This book is a landmark in the study of early Indian religious literature, and offers a fresh reading of several central Upanishadic texts. Most studies of the Upanisads have perceived the two distinct components of the texts-the stories and the metaphysical analysis - as being distinct and unrelated. This book, however, argue that storytelling and philosophy in the Upanisads is related and explores the links between them.
According to the author, the lives and experiences of Upanishadic heroes offer significant clues for understanding the more abstract messages of these spiritual texts. Crisis breeds openness to the spiritual message, and is conducive to spiritual growth. The men and women of Upanishadic tales - teachers, fathers and sons, wives, disciples-experience various crises and emerge from these to realize the ultimate truth. This unity of one's innermost self and the absolute is a move towards excellence and confidence.
Thus, these Upanishadic tales can be read as narratives of crisis, where the characters make a transition to excellence by virtue of therapeutic knowledge.
The book will appeal to students and scholars of Classical Hinduism and Indian Mysticism, as well as readers interested in Indian philosophy and literature.
Upanishadic tales are about men and women in crisis, awakened to their inferiority, the painful consciousness of a gap between (their own) lesser selves and an elusive better self. These men and women are described by the early Upanisads as suffering metaphysical (or ontological) weakness (analytically distinct from other sorts of inferiority). Emerging from crisis, they close the gap between lesser and better selves, moving towards excellence and confidence. This, occasions for experiencing 'ontological inferiority' and its transcendence are the crux of Upanishadic storytelling.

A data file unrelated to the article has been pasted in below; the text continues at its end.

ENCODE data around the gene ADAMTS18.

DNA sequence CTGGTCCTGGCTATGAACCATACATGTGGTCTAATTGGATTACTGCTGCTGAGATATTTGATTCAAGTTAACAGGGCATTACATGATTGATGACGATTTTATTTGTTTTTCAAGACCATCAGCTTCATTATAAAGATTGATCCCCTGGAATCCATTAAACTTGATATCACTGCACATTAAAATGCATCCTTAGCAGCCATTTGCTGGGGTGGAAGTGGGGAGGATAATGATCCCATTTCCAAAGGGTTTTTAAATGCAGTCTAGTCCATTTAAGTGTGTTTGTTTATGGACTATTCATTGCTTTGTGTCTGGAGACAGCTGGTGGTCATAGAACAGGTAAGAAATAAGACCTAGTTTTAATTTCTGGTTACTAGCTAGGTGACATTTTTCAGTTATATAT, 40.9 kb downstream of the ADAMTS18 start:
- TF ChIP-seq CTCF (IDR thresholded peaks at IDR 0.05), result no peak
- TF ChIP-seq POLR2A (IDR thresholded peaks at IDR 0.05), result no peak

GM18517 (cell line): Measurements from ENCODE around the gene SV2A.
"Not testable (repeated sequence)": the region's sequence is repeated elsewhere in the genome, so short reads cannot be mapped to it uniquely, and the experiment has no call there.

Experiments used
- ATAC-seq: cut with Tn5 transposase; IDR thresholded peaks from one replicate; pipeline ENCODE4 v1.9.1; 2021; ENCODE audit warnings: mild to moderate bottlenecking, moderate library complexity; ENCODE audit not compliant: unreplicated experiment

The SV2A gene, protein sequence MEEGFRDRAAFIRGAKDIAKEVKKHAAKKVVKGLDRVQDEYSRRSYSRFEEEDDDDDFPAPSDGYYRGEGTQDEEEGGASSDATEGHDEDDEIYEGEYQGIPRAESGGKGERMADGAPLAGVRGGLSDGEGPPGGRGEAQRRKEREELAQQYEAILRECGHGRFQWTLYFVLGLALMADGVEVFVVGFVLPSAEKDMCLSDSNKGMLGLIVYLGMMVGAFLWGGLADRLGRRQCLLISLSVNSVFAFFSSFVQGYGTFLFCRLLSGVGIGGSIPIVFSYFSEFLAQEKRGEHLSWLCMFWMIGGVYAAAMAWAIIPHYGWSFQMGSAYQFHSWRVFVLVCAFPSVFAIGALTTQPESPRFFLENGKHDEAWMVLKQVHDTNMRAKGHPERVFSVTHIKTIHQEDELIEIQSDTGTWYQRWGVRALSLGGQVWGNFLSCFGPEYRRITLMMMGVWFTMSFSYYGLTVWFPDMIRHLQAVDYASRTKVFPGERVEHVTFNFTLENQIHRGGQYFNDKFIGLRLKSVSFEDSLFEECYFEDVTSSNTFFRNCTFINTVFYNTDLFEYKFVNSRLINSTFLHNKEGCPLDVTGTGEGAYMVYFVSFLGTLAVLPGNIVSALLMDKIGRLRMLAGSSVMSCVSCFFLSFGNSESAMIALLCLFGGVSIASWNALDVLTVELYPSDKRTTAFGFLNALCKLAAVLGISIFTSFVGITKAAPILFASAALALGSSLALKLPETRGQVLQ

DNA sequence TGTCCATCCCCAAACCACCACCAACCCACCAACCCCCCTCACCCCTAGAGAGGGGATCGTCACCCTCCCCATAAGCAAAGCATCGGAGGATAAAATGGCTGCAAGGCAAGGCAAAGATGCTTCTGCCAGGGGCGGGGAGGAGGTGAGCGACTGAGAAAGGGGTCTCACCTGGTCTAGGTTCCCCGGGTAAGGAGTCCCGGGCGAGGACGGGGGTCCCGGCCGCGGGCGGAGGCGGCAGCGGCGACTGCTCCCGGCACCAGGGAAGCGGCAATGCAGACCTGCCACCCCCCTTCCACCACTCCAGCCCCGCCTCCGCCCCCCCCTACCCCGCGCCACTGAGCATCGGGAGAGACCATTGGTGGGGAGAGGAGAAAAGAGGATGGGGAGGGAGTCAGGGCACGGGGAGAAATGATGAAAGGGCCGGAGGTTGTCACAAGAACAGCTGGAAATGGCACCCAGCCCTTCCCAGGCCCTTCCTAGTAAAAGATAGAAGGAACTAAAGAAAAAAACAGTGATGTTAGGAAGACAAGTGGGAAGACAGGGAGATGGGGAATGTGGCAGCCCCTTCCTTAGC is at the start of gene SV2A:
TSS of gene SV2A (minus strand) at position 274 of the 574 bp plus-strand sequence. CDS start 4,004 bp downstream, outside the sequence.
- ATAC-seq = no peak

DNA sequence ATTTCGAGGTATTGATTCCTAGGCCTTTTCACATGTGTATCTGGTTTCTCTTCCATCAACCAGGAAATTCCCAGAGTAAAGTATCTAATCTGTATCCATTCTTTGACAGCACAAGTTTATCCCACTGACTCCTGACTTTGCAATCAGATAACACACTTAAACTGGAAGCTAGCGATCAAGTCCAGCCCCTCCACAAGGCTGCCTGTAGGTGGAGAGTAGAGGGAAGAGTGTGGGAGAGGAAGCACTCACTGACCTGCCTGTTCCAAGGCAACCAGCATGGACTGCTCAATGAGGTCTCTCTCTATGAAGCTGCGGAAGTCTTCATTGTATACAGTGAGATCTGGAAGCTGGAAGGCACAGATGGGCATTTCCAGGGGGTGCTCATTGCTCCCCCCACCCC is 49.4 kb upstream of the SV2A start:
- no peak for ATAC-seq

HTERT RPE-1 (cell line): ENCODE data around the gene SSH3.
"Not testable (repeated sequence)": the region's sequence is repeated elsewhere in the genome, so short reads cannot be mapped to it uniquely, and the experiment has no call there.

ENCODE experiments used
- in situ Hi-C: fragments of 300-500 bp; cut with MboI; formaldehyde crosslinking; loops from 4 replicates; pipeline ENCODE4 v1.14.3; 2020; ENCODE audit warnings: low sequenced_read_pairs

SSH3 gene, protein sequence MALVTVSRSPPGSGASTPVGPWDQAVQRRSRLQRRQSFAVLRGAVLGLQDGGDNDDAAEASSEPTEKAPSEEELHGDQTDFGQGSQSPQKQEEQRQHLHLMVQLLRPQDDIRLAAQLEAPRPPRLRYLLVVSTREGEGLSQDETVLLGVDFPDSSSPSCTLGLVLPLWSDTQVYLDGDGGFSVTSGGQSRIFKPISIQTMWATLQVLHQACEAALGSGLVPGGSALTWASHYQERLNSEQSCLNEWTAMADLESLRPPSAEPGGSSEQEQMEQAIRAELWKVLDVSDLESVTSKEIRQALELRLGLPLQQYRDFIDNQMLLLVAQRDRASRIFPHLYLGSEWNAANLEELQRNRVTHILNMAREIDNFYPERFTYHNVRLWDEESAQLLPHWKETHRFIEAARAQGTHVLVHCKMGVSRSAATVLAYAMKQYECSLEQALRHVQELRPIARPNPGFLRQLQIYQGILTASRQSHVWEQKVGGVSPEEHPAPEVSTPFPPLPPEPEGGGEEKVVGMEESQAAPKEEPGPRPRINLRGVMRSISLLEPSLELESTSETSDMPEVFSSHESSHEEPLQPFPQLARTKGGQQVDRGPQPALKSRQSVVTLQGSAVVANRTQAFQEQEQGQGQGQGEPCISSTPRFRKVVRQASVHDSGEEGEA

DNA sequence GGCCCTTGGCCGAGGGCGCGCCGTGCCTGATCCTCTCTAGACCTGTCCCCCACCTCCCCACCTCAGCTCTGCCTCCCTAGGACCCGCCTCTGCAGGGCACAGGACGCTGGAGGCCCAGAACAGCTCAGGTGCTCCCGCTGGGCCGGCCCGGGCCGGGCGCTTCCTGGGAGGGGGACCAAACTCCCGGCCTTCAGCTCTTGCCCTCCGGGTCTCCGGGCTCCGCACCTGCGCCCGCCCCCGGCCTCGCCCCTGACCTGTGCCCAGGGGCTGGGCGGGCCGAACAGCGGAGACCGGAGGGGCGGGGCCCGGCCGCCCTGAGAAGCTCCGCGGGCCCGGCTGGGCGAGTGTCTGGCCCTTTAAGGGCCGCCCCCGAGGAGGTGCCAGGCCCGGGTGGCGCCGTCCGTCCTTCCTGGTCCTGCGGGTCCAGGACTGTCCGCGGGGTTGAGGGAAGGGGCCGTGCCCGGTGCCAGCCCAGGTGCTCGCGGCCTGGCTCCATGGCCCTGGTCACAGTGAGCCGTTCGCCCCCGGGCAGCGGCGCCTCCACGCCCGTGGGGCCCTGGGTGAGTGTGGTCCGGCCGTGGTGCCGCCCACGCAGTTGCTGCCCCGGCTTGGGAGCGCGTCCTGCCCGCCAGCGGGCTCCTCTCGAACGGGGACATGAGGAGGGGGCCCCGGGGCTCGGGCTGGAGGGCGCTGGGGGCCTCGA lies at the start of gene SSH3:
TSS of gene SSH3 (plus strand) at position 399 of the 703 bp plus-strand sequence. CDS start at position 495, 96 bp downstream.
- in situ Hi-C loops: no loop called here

The presence of a higher self is healthy as well as tormenting for Upanishadic characters; without such a presence there would be no 'Upanishadic pain' or consequent motion to alleviation through insight. Alert and attentive to their crisis, Upanishadic recipients of knowledge seek' immortality' through understanding the better self (atman). Indeed, the Upanisads suggest that identification of the great, absolute atman as one's self is the most significant moment in life. This moment or event of self is the most significant moment in life. This moment or event of self-identification is one of great joy, making an end of suffering; under certain circumstances, the metaphysics of the atman heals. Upanishadic storytelling is, thus, about the transition from inferiority to excellence by virtue of therapeutic knowledge.
The attention of the world has focused on the great and abstract philosophy expounded in the Upanisads, while the stories themselves have been under-read. Scant attention has been paid to the context of transmission of knowledge, culminating in dialogues between teachers and others. The stories' references to characters in need of knowledge are usually viewed as mere background to the exposition of liberating, abstract knowledge. Yet the recipients of knowledge-ordinary yet sensitive men and women in crisis-are, in my view, also of hermeneutic interest and import. Indeed, the essential Upanishadic narrative is about them. The complacent householder awakened to an ascetic's superiority (and his 'won' inferiority); the childless wife (bereft thereby of immortality); the young student afflicted by desire of many kinds (also for his teacher's wife); the boy insecure because of his unknown father's identity; the vain son perplexed by his father's riddles; the scholar full of scholarly yet impotent 'knowledge'; the boy insistent on his perception of mortality-these are some of the characters who life in the stories. All benefit from knowledge of the better self, and the Upanishadic teaching of the atman is transmitted to them, and for their sake.